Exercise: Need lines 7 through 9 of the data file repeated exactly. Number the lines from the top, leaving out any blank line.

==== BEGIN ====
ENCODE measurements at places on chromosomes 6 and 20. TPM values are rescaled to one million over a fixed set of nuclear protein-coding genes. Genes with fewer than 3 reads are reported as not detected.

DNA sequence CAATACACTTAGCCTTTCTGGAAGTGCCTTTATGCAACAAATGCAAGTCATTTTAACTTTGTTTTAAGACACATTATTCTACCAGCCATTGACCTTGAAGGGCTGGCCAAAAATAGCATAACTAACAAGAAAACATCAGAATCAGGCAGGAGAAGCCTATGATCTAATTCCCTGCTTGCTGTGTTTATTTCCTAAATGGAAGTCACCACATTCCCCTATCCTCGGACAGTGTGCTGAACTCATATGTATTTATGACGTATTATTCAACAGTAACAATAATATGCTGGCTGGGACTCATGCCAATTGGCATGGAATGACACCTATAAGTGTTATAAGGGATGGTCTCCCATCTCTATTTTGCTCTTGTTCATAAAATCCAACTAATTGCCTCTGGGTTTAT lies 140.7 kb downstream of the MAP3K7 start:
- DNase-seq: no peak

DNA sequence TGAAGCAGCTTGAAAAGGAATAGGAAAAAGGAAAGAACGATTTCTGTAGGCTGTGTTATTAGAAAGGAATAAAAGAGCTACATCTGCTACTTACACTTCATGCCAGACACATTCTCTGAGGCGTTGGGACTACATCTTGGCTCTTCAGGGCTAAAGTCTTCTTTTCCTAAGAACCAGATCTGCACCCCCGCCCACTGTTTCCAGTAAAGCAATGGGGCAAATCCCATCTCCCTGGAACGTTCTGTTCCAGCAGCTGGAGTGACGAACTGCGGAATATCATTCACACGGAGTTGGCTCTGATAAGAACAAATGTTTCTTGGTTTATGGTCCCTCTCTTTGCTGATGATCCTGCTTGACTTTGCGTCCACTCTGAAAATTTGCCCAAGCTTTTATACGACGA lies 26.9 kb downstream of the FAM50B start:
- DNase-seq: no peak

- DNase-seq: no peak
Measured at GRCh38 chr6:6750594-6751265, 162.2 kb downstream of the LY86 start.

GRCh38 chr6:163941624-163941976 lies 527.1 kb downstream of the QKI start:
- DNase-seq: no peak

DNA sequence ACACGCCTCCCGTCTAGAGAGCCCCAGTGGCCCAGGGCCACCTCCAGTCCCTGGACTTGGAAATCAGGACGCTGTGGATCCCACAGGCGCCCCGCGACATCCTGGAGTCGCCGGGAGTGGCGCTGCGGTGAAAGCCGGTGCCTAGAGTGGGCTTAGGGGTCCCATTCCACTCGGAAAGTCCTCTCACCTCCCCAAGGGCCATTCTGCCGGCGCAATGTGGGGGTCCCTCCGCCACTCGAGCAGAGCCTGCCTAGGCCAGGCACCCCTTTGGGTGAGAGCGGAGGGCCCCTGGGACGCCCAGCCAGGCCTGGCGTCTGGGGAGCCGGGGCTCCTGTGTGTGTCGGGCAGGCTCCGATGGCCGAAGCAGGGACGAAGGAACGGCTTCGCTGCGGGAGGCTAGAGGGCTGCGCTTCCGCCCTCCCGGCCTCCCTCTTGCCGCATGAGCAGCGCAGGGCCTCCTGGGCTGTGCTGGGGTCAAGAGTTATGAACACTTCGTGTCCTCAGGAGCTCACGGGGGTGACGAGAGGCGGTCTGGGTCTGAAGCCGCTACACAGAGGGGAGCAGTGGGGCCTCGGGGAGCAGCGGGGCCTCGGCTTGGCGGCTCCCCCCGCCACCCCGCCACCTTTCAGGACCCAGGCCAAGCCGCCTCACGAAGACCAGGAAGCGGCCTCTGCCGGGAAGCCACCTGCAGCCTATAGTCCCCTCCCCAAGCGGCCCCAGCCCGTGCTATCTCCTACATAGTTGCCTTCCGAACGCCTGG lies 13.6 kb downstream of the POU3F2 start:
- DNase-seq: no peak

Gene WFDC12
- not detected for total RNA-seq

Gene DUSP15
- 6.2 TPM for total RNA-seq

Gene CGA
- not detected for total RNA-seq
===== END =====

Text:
Measured at GRCh38 chr6:6750594-6751265, 162.2 kb downstream of the LY86 start.

GRCh38 chr6:163941624-163941976 lies 527.1 kb downstream of the QKI start:
- DNase-seq: no peak